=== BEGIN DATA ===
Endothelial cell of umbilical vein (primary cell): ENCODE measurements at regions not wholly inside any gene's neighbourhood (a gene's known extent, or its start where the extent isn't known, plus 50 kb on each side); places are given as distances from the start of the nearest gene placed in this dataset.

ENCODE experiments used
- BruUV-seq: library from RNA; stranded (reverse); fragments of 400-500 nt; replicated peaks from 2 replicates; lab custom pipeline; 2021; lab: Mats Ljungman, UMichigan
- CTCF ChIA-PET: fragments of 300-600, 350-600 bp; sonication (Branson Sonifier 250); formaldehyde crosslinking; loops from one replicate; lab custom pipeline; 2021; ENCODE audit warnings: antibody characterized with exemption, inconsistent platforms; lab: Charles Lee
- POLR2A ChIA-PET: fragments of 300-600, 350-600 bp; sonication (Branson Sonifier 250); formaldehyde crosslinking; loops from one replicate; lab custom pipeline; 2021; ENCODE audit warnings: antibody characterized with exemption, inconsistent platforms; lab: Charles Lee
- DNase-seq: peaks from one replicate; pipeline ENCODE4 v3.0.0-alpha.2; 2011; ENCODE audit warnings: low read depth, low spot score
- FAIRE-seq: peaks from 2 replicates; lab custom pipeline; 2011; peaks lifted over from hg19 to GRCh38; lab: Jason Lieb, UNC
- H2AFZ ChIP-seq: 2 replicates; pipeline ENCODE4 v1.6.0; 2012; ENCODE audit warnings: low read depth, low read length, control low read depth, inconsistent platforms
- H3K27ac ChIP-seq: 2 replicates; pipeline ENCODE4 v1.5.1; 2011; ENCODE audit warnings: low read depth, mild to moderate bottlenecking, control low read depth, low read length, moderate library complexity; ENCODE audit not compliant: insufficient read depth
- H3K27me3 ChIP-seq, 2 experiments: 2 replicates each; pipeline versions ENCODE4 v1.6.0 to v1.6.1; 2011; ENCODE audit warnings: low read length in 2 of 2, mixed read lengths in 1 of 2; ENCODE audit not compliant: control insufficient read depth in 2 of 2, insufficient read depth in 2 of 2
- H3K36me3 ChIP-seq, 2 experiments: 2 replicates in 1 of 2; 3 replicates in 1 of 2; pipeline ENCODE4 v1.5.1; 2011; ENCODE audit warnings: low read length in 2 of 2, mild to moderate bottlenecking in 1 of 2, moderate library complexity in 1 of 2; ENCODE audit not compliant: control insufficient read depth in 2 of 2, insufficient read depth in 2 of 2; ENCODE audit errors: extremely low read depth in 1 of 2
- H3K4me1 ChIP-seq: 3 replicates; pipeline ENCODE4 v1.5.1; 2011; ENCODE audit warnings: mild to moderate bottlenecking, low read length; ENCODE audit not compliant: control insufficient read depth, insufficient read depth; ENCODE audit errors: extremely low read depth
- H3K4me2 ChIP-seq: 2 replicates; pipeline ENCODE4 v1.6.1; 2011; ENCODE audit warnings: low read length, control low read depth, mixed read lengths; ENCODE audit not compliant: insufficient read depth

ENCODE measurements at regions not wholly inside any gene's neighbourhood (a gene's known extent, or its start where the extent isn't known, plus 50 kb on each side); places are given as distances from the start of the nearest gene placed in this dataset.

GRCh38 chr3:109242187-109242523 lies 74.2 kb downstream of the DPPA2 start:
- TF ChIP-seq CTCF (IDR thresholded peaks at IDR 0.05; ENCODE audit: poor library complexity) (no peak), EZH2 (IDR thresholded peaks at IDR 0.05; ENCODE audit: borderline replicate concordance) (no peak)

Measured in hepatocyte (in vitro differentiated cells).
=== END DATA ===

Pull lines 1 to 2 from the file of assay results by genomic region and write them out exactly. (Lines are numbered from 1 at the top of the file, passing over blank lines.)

Endothelial cell of umbilical vein (primary cell): ENCODE measurements at regions not wholly inside any gene's neighbourhood (a gene's known extent, or its start where the extent isn't known, plus 50 kb on each side); places are given as distances from the start of the nearest gene placed in this dataset.

ENCODE experiments used